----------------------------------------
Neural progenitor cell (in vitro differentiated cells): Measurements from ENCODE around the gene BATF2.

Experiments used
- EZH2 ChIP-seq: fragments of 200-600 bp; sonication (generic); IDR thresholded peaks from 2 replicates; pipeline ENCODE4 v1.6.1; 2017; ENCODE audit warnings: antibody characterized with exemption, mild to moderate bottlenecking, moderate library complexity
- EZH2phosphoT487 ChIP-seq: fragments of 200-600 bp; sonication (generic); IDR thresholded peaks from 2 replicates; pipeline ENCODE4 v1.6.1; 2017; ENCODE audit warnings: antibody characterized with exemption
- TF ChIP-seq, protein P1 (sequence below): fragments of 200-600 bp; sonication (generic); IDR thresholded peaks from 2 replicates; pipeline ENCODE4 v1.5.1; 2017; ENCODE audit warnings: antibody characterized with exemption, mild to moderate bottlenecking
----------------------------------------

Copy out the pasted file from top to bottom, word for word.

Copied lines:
Neural progenitor cell (in vitro differentiated cells): Measurements from ENCODE around the gene BATF2.

Experiments used
- EZH2 ChIP-seq: fragments of 200-600 bp; sonication (generic); IDR thresholded peaks from 2 replicates; pipeline ENCODE4 v1.6.1; 2017; ENCODE audit warnings: antibody characterized with exemption, mild to moderate bottlenecking, moderate library complexity
- EZH2phosphoT487 ChIP-seq: fragments of 200-600 bp; sonication (generic); IDR thresholded peaks from 2 replicates; pipeline ENCODE4 v1.6.1; 2017; ENCODE audit warnings: antibody characterized with exemption
- TF ChIP-seq, protein P1 (sequence below): fragments of 200-600 bp; sonication (generic); IDR thresholded peaks from 2 replicates; pipeline ENCODE4 v1.5.1; 2017; ENCODE audit warnings: antibody characterized with exemption, mild to moderate bottlenecking